Are recycled textiles the future of fashion?

Consumers are becoming ever-more eco-conscious, but they still want to look good. Is giving them a way to reconcile their conscience with their fashion sense the way forward for the clothing industry?

The fashion industry is one of the world’s biggest polluters. Fast-changing, affordable fashion may appeal to consumers, but it results in an ever-increasing amount of textile waste that ends up in landfill, and the manufacturing processes can be incredibly harmful to the environment.

The public has never been more aware of environmental issues, and as a result an increasing number of clothing retailers are responding by opting for recycled textiles.

This is not the niche market it once was – eco-fashion has gone mainstream. At this year’s London Fashion Week, designers Vin & Omi showcased a collection of clothes made from sustainable fabrics. Some of the materials on show started life as metal cans and plastic bottles, others were ‘eco textiles’ they have developed themselves, including ‘leathers’ made from chestnut skins.

It is unlikely that the designers are expecting the average consumer to start wearing chestnut skins on a daily basis, but they do believe that fashion is the best medium to get their message across.

It’s a message that would certainly shock most fashion-savvy shoppers.

Buying clothes is probably the most common way in which we all contribute to water pollution and environmental degradation around the world, and yet it may be the least well-known in terms of it being a major polluting issue, partly because the manufacturing often takes place in other parts of the world, so it is lost on many how far-reaching the implications of pollution created in textile manufacturing are.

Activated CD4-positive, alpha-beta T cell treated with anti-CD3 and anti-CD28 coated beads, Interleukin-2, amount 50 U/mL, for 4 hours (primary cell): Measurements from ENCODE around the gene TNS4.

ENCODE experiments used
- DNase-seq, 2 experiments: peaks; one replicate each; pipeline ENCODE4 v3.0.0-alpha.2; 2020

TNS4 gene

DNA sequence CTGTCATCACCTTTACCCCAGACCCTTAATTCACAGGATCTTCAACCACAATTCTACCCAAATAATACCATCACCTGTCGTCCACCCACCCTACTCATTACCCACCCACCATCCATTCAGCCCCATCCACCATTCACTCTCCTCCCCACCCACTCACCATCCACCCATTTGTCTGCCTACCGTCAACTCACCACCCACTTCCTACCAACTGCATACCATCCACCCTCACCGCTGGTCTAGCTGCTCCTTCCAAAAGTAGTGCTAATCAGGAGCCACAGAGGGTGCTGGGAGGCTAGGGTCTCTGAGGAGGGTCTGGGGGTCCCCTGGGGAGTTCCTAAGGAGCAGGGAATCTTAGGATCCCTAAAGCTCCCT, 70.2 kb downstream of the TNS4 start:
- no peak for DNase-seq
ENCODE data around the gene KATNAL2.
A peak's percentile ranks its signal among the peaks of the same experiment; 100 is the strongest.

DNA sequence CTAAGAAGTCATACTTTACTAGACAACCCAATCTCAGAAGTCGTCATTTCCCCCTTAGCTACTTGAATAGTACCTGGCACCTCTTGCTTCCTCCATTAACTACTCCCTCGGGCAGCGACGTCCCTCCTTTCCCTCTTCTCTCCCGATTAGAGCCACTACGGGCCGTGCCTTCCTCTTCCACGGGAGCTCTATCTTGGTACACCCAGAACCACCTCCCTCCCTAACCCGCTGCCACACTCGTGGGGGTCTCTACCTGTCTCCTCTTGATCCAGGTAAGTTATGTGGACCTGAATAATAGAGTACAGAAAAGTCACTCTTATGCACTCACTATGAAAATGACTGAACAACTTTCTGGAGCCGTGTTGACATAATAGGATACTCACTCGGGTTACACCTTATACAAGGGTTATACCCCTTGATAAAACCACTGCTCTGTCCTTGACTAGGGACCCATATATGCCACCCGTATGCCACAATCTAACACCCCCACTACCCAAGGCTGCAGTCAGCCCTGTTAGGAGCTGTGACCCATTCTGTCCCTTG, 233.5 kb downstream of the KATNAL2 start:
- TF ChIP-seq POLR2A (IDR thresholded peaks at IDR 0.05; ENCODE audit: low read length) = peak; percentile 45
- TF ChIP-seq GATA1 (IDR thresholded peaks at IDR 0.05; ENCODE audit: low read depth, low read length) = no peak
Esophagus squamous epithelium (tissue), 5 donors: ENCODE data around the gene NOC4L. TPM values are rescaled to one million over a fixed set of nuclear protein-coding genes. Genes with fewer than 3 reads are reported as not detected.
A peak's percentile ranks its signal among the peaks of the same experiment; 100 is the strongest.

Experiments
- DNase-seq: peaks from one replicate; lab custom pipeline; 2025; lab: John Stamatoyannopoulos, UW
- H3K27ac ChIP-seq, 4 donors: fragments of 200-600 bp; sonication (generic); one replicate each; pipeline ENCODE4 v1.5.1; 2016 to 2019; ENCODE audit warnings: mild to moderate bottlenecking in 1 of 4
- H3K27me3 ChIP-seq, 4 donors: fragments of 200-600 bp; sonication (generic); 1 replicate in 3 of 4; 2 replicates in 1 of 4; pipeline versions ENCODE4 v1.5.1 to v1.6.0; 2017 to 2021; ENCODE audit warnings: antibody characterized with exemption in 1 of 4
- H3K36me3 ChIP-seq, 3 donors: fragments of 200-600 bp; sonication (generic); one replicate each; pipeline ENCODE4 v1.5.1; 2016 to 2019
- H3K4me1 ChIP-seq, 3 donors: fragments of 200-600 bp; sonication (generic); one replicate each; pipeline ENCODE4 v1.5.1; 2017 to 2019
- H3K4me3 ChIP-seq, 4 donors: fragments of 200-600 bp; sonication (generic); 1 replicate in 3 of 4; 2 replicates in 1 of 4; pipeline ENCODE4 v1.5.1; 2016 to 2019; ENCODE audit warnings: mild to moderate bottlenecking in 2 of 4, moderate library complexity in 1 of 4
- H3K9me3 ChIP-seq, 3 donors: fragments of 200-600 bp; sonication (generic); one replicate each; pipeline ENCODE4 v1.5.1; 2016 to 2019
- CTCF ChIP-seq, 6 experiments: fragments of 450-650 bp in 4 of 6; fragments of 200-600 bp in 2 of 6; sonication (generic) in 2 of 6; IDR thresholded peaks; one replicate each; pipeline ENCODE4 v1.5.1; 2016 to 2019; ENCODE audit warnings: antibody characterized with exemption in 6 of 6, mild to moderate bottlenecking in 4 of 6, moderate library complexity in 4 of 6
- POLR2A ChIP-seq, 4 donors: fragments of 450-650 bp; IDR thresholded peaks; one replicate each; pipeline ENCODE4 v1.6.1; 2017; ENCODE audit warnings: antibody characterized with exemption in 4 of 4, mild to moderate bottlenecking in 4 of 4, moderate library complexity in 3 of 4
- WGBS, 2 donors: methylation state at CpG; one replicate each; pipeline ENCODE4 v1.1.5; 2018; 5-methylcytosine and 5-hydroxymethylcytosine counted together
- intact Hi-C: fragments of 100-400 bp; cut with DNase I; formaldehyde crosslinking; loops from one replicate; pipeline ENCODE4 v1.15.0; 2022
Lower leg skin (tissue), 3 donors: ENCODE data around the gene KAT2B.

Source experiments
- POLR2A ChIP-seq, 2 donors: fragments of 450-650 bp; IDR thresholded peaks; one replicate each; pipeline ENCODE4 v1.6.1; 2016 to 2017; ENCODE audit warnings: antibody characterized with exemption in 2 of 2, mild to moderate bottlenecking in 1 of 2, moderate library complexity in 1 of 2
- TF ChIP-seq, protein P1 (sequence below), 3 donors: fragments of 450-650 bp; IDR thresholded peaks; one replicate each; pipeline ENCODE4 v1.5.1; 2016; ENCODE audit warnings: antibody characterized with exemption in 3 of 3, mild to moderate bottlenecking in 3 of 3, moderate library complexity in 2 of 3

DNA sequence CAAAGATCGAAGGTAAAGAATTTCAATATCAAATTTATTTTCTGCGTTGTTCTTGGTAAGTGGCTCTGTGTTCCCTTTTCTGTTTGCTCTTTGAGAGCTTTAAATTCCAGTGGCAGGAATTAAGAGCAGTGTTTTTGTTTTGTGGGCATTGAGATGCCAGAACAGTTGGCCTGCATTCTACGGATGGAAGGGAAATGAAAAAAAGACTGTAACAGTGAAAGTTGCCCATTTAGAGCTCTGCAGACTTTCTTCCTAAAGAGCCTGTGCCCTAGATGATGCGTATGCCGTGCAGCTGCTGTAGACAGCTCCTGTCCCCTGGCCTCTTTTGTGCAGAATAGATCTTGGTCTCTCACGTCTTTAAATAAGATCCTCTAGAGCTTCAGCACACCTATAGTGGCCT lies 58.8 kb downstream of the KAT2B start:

But when chemicals get into rivers, and these rivers are used to irrigate farms, chemicals inevitably find their way into the food chain. Despite the evidence, persuading consumers to change their shopping habits is a tricky business. But as we’ve seen in the food industry, it’s not impossible.

Through effective marketing campaigns we’ve seen a shift towards people buying free-range eggs and farm-assured meats, so it’s entirely possible that we could see more and more shoppers actively seeking out eco-friendly fabrics in the same way they look for Fairtrade ingredients.

Judging by the increasing number of high street brands that are committing to become ethical retailers, it can be assumed that consumers are becoming more aware of the impact their fashion choices have.

H&M is a great example of an eco-conscious fast-fashion retailer on the high street. Its Conscious Exclusive range uses recycled and organic material, and the group carries out a sustainable strategy across the entire brand.

Additionally, in an effort to reduce the number of clothes ending up in landfill, (it is estimated that £140 million worth of clothing goes into landfill each year) garment collection boxes have been installed in many branches. Customers can drop off unwanted textiles in return for a voucher. They are then collected and sorted to be reworn, resued or recycled.Essentially, H&M Group’s sustainability message forms a key part of its overall marketing strategy.

Sportswear brands are also recognising the importance of presenting an eco-friendly image to their customers. It’s reported that in 2017 Adidas sold one million pairs of trainers made from plastic found in the ocean.

Some brands are taking a further step, applying innovative techniques to the manufacturing process. Italy’s Italdenim uses crushed shellfish exoskeletons, a food industry by-product, as a fixing agent for jeans instead of chemicals, and in Spain, Jeanologia are eliminating chemicals to create distressed look jeans by using lasers and air instead.

So for consumers who want to feel good about looking good, it’s never been easier.

Pelican Communications is a specialist in the environmentfood and drinkoutdoor and leisure and packaging sectors and offers a range of services such as media relationsbrand managementevent managementdesign and people developmentContact us for marketing and communications expertise.